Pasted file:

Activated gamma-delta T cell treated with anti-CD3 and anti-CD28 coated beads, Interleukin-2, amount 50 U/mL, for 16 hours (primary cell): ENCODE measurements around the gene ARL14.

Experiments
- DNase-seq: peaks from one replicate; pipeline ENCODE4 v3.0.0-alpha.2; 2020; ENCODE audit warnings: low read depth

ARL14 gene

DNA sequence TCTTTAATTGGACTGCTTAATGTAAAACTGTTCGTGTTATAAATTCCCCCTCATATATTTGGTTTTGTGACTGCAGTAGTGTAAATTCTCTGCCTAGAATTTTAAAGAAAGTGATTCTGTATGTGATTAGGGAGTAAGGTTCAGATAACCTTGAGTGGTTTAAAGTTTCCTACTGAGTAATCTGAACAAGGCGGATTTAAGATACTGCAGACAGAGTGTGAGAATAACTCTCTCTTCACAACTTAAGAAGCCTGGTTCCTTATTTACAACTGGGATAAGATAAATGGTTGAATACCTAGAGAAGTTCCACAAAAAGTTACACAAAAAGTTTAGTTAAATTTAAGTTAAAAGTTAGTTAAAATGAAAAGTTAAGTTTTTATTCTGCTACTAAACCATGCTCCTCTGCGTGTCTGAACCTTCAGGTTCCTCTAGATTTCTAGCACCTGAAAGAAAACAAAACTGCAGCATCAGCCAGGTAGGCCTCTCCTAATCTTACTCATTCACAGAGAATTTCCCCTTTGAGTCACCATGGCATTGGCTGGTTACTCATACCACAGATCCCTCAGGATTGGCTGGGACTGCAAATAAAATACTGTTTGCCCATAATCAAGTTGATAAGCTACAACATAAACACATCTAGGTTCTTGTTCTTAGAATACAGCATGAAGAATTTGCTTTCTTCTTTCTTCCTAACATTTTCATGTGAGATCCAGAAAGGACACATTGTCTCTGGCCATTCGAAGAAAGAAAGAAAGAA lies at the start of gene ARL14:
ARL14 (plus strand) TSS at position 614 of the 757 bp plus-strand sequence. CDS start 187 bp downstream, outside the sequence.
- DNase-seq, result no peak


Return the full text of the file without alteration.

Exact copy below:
Activated gamma-delta T cell treated with anti-CD3 and anti-CD28 coated beads, Interleukin-2, amount 50 U/mL, for 16 hours (primary cell): ENCODE measurements around the gene ARL14.

Experiments
- DNase-seq: peaks from one replicate; pipeline ENCODE4 v3.0.0-alpha.2; 2020; ENCODE audit warnings: low read depth

ARL14 gene

DNA sequence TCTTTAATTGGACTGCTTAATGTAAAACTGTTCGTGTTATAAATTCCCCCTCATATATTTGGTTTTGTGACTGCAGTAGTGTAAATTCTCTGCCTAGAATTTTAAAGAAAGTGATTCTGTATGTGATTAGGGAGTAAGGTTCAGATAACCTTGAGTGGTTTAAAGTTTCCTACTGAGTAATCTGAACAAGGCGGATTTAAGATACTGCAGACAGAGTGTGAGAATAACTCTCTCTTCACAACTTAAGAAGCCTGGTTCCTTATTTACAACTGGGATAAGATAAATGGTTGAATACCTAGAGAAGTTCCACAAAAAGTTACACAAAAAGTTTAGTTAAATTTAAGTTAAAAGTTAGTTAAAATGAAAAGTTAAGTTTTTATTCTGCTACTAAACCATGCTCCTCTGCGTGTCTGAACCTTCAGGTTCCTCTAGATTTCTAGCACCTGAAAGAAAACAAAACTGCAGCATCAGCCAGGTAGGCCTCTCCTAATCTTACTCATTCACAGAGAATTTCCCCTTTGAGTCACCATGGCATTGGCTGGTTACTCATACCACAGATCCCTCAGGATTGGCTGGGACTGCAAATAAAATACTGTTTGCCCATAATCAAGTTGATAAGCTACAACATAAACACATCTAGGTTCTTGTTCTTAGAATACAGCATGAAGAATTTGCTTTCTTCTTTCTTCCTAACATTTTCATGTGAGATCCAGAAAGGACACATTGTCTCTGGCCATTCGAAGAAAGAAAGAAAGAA lies at the start of gene ARL14:
ARL14 (plus strand) TSS at position 614 of the 757 bp plus-strand sequence. CDS start 187 bp downstream, outside the sequence.
- DNase-seq, result no peak